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World Affairs


Winning the conflict and losing the propaganda war

World leaders and the international media focused attention on Sri Lanka last week but even though the military victory of the armed forces over terrorism was undeniable Sri Lanka was in the dock with the LTTE for alleged violation of human rights. Thus, even though a military victory has been achieved there was no clear-cut victory in the propaganda war which the LTTE and its fellow travellers would undoubtedly pursue in the future.

  Trapped civilians in the No Fire Zone near Mullaithivu were discussed in the UN Security Council but a resolution that could have involved condemnation of both the government and the LTTE could not be moved because both Russia and China that had veto powers had made known that this was not a matter for a resolution to be adopted because it did not threaten world peace.


A certain degree of success came the Sri Lanka government’s way when the UN Security Council called on the LTTE to surrender and allow civilians trapped in the battle zone to leave. The LTTE should lay down arms, renounce terrorism and allow UN assisted evacuation of remaining civilians in the conflict area, UNSC President Claude Heller announced after the meeting while also insisting that the Sri Lankan government abide by international humanitarian law in allowing aid access to refugees.

UN Secretary General Ban Ki-Moon said on Thursday that he was sending a humanitarian team to the No Fire Zone where civilians were trapped. He had said that the UN team must be allowed into the No Fire Zone as quickly as possible and asked for ‘strong support and speedy assistance’ from the government.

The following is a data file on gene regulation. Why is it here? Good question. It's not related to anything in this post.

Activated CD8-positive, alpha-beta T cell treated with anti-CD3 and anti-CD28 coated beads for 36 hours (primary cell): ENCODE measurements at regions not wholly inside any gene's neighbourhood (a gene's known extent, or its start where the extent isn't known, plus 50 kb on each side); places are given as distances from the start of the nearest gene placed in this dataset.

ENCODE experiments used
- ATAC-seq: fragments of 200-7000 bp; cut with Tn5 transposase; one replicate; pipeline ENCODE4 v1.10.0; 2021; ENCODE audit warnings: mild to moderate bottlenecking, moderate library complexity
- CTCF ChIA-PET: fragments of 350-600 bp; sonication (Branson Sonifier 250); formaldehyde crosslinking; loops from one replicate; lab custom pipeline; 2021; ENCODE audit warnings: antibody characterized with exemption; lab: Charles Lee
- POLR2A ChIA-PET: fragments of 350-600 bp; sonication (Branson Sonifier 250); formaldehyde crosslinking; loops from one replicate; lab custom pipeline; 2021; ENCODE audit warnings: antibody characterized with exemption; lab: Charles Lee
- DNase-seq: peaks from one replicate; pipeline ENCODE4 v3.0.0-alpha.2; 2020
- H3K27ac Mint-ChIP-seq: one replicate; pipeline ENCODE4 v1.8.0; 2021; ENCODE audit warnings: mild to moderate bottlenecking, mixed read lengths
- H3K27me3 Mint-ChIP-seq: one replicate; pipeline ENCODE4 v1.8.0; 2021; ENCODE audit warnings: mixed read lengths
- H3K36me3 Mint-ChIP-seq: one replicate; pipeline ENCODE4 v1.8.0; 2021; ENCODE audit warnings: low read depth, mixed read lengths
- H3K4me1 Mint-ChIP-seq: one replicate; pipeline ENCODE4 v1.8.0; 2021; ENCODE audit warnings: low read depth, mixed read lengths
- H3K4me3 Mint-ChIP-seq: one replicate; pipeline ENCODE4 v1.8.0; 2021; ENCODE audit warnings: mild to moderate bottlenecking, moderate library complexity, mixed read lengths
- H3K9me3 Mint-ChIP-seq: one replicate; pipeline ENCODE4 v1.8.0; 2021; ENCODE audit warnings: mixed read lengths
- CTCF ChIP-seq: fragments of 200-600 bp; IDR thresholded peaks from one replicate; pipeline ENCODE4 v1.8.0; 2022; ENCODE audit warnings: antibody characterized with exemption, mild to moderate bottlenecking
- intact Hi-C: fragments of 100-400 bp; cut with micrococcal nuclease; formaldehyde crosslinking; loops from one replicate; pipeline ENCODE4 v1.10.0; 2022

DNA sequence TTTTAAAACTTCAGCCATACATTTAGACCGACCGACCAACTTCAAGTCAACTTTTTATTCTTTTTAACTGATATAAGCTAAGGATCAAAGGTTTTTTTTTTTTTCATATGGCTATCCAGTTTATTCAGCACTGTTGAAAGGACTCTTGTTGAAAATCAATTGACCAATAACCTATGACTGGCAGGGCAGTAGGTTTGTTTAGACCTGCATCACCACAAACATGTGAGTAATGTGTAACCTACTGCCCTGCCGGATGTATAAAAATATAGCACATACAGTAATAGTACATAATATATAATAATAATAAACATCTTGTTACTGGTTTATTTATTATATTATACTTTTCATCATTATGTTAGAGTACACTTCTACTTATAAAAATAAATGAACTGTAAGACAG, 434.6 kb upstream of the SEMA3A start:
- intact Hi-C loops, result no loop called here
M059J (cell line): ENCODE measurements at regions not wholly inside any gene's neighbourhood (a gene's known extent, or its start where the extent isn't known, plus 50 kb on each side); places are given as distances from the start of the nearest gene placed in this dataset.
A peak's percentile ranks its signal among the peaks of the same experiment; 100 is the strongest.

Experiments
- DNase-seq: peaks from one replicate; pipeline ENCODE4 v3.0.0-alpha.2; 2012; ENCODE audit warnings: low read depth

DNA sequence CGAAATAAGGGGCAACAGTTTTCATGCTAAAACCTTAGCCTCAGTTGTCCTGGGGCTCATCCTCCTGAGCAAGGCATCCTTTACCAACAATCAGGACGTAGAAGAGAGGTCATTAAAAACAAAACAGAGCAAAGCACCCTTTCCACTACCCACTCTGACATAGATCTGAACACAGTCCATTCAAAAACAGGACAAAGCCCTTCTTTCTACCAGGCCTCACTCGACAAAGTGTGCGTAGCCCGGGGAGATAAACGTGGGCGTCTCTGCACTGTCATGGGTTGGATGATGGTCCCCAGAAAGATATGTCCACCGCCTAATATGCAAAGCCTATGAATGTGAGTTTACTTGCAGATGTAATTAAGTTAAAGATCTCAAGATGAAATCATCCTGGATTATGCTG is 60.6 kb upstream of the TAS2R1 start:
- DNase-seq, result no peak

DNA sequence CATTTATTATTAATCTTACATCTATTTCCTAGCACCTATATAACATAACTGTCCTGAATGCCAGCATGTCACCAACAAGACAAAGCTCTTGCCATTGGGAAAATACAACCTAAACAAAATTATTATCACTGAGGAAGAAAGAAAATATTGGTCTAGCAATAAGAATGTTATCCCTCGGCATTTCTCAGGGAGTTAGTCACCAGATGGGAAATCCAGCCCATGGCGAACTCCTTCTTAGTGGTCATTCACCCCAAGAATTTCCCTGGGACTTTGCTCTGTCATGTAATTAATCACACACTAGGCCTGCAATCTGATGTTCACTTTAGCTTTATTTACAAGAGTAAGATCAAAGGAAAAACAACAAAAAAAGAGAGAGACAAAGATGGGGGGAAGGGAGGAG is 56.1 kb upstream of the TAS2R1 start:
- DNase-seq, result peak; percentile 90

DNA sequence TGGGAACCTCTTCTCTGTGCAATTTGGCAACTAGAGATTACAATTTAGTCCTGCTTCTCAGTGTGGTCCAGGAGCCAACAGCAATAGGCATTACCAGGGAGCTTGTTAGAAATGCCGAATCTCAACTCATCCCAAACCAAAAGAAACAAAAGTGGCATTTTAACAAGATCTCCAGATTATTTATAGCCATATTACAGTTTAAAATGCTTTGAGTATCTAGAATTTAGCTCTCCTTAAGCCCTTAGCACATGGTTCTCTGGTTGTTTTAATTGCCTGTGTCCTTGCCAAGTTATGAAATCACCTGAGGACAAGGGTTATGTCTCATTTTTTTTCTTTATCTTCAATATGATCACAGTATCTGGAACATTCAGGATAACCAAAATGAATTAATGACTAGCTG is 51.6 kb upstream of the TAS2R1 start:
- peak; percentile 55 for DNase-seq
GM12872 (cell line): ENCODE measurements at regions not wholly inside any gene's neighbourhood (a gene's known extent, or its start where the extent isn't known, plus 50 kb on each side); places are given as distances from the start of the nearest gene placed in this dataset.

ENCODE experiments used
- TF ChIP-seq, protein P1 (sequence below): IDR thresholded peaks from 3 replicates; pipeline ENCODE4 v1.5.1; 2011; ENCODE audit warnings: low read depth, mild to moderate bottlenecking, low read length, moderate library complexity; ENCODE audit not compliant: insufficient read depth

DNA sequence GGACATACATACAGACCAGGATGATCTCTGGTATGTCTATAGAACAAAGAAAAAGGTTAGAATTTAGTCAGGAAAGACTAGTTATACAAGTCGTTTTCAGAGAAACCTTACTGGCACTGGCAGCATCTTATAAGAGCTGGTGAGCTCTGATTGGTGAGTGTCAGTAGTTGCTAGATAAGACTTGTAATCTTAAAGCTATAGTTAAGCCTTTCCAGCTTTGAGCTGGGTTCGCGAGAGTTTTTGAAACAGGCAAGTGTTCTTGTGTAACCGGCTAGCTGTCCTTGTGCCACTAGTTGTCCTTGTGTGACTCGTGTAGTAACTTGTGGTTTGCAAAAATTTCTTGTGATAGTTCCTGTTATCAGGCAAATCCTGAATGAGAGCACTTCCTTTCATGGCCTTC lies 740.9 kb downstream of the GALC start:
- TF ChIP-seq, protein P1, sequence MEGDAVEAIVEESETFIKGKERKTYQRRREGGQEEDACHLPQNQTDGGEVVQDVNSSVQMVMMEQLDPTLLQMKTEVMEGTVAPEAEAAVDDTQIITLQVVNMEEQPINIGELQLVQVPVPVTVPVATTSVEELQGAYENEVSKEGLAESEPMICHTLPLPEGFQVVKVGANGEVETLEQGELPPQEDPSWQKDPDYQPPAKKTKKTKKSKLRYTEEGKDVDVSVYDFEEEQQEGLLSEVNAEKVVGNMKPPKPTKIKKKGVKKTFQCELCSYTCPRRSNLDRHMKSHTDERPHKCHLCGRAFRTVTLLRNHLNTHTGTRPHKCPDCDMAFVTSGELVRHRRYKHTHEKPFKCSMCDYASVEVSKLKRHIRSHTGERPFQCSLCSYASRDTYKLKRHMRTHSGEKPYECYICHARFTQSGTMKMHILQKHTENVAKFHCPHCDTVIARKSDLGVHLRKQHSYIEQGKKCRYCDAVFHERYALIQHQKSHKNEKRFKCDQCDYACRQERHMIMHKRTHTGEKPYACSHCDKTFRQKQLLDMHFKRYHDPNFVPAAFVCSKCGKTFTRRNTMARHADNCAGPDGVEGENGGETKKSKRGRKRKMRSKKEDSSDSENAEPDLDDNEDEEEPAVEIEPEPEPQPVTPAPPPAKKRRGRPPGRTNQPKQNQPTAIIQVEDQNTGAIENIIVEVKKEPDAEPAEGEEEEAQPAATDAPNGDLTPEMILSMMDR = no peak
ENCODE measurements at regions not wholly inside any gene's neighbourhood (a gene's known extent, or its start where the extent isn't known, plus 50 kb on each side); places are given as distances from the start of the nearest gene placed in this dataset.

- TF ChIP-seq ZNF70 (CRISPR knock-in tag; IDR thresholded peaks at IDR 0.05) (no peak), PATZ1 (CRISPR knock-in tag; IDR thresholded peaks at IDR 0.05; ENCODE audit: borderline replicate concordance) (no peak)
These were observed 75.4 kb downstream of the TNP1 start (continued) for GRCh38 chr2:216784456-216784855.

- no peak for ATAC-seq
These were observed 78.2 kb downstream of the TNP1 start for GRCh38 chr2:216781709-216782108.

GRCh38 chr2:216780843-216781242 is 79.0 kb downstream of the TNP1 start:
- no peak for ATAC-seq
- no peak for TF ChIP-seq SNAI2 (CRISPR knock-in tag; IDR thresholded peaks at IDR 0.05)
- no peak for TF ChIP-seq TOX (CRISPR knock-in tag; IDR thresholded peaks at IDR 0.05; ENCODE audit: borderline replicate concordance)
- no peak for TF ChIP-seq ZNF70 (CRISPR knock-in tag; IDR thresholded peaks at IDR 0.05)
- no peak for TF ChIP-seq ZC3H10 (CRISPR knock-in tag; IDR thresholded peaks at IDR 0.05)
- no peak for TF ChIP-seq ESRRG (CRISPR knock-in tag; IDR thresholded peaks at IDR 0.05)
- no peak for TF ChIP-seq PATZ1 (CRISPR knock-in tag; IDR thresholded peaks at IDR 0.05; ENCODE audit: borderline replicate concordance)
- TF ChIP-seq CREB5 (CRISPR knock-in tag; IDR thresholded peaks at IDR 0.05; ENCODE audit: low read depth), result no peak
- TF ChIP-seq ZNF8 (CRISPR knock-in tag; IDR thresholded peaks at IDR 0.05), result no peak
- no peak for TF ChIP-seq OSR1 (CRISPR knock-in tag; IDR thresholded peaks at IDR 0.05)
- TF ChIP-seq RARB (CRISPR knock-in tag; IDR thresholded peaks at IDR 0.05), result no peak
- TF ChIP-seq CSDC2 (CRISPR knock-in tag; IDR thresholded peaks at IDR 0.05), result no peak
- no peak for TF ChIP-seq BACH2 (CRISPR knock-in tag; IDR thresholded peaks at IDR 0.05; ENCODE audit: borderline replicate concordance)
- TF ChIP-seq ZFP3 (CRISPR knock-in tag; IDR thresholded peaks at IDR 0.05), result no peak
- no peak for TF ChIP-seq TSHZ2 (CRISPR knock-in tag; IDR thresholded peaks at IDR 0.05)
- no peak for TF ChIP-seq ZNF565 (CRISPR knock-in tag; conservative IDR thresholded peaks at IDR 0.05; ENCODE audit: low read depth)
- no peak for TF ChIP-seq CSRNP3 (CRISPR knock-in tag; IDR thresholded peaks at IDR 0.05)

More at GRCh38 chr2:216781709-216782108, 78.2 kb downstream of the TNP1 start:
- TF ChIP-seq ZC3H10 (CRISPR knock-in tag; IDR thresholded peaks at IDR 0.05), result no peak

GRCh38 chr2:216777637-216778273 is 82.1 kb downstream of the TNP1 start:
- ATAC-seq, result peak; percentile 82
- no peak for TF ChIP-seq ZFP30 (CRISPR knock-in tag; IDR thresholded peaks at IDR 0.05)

Post conflict planning?

Of note was US Secretary of State Hillary Clinton’s address to the US Congress that the Sri Lanka government ‘knows the entire world is very disappointed in its efforts to end the 25 year old conflict  which is causing untold suffering.’ She had also said that the United States has ‘made it clear that as soon as there is some lull to the fighting or an end to the fighting, there has to be not only massive humanitarian  aid but a political resolution.’

While criticising  the LTTE for its ‘lack of openness’ she had said: The United States ‘is already beginning  intensive post conflict planning.’ While New Delhi went into the usual reflex action when Sri Lanka is in a crisis: declaring its intention of sending ‘top officials’ to discuss the situation in the country, French Foreign Minister Bernard Kouchner had suggested that France would try to launch a humanitarian operation and he would have discussions with his British counterpart David Miliband in this regard.

Muted response

The response of the Sri Lankan government which had steadfastly rejected all proposals of foreign involvement in the Sri Lankan crisis, was rather muted. Foreign Minister Rohitha Bogollagama rejected claims of Hillary Clinton that the ‘world was disappointed with efforts by the government to end the war.’ He welcomed offers of international assistance to refugees such as from India and the US.